At 12% moisture content, the modulus of rupture is 108–183(–231) N/mm², modulus of elasticity (7800–)10,900–16,200 N/mm², compression parallel to grain 45–75 N/mm², shear 8–16 N/mm², cleavage 13–31 N/mm, Janka side hardness 7740–9520 N and Janka end hardness 7840 N.

The wood blunts edged tools moderately rapidly. Stellite-tipped sawteeth are recommended. A cutting angle of 15–20° is recommended when planing to prevent tearing. The peeling and slicing properties are good. Treatment with steam at 100°C for 48 hours is recommended to facilitate slicing and improve the quality of veneer. The wood is easy to work. The nailing and screwing are good, but pre-boring is sometimes needed. Gluing does not cause problems. The wood takes an excellent polish and can be varnished and painted without difficulty. The bending properties are moderate.

The heartwood is moderately durable, but should not be used in contact with the ground. It is moderately resistant to fungi and termites, but resistant to dry-wood borers; the sapwood is liable to powder-post beetle attack. The heartwood is susceptible to marine borers. It is resistant to preservative treatment, absorbing less than 20 l/m³.

Adulterations and substitutes

Danta timber has often been sold in mixtures with African mahogany (Entandrophragma and Khaya spp.), although it has a higher density and finer texture.


  • Medium-sized to large tree up to 45(–50) m tall, mostly evergreen but sometimes shortly deciduous; bole usually straight and cylindrical, branchless for up to 25 m and 80(–120) cm in diameter, with narrow buttresses up to 3 m high; bark fissured and flaking, whitish to grey or greyish brown; crown rounded to pyramidal, small; young branchlets with brown stellate hairs.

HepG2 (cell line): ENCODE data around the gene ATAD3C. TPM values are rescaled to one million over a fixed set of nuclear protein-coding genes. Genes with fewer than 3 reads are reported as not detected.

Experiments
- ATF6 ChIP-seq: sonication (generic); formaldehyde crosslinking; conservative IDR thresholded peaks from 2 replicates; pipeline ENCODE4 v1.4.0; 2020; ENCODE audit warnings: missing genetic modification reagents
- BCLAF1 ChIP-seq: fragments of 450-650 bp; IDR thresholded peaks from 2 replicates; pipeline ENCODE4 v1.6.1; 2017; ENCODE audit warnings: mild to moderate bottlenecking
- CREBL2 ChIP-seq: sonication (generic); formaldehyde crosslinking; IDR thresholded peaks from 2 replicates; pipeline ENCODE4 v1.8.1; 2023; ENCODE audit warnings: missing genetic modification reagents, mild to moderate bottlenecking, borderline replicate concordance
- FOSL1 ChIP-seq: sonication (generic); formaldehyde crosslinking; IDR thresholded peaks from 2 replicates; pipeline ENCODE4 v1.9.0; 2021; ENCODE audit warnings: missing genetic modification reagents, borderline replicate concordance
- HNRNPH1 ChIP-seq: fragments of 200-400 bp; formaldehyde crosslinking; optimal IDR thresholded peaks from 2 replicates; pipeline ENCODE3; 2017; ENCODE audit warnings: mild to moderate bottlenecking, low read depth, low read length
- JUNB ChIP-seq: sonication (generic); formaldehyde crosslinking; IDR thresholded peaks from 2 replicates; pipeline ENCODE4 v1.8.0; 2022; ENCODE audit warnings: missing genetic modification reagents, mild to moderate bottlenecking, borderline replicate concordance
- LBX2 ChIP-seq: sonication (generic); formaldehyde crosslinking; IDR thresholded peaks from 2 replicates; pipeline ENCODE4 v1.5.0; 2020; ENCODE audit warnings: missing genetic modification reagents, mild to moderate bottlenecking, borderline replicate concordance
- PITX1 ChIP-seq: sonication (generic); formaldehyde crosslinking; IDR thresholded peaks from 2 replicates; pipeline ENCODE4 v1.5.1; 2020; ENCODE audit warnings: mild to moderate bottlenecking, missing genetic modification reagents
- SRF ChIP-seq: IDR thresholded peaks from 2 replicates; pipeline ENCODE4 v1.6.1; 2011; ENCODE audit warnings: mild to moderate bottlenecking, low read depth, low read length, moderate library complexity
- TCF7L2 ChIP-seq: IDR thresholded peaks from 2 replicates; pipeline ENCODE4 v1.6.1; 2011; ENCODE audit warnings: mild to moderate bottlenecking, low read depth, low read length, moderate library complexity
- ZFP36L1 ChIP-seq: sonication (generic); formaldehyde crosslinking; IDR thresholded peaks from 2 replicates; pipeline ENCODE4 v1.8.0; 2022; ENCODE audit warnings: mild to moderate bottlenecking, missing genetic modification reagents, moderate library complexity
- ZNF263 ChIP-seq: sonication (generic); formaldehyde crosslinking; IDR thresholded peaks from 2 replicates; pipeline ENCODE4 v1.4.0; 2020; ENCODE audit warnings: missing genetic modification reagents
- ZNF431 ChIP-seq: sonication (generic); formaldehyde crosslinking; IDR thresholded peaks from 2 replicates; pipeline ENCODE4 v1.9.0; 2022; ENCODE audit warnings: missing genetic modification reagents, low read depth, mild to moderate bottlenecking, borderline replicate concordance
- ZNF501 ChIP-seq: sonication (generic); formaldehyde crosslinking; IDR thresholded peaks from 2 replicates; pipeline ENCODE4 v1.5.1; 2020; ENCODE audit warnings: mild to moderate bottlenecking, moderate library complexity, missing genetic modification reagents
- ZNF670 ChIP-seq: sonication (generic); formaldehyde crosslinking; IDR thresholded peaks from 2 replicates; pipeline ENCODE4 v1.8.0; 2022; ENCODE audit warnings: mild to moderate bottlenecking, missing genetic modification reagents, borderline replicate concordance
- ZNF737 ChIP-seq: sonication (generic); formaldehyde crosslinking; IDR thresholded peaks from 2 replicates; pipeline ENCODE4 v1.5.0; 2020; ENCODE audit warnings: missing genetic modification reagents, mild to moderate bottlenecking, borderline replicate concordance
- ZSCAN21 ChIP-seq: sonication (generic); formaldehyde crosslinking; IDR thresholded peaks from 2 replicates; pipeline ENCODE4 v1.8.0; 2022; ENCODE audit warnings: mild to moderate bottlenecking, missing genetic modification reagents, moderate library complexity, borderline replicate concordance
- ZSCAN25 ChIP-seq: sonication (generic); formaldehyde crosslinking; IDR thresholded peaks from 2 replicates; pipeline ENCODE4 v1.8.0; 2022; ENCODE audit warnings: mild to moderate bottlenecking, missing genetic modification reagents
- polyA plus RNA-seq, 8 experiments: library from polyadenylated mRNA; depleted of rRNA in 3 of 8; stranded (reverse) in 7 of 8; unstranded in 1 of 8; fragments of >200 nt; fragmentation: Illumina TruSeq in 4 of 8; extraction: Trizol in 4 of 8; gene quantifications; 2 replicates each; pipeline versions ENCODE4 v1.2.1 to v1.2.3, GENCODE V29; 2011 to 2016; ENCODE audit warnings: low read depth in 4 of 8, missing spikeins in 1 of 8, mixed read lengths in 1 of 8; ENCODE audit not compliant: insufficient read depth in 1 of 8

• Leaves alternate, slightly clustered at the end of branchlets, simple; stipules needle-shaped, 4–9 mm long, early caducous; petiole 1.5–5 cm long, pubescent; blade elliptical to obovate, 6–14.5 cm × 3–7 cm, base rounded or obtuse, apex acuminate and mucronate, margin entire or sinuate towards the apex and slightly revolute, glabrous but with few stellate hairs on midrib, lateral veins in 5–9 pairs, with domatia in vein axils below.
  • Inflorescence an axillary, compact, (1–)2–3(–6)-flowered cyme; peduncle 2–4.5 cm long.
  • Flowers bisexual, regular, 5-merous; pedicel 5–15 mm long, articulate; calyx lobes shortly united at base, lanceolate to ovate, 8–12 mm long, densely stellate-hairy outside; petals broadly obovate, 8–10 mm long, white or cream-coloured, glabrous; stamens 15, in 5 groups of 3; staminodes 5, linear, longer than the stamens; ovary superior, globose to obovoid, densely stellate-hairy, 5-celled, with 5 styles.
  • Fruit an obconic capsule 2.5–3.5 cm long, 5-ridged, shortly brown hairy, up to 10-seeded.
  • Seeds ovoid, c. 7 mm long, with an ovate, thin wing 12–16 mm long.

$Seedling with epigeal germination; hypocotyl 3–5 cm long; cotyledons leafy, kidney-shaped, 7–10 mm × 16–24 mm, palmately veined; first leaves elliptical, toothed.

Other botanical information

Nesogordonia comprises 18 species, of which 14 are endemic to Madagascar, 1 to Mayotte and 3 occur in tropical mainland Africa. The three species in mainland Africa are closely related. Nesogordonia holtzii (Engl.) Capuron ex L.C.Barnett & Dorr differs from Nesogordonia kabingaensis in having only 10 stamens, smaller leaves and smaller fruits. Nesogordonia perpulchra N.Hallé differs in having 25 stamens (5 groups of 5) and larger flowers; it has only been collected once in Gabon.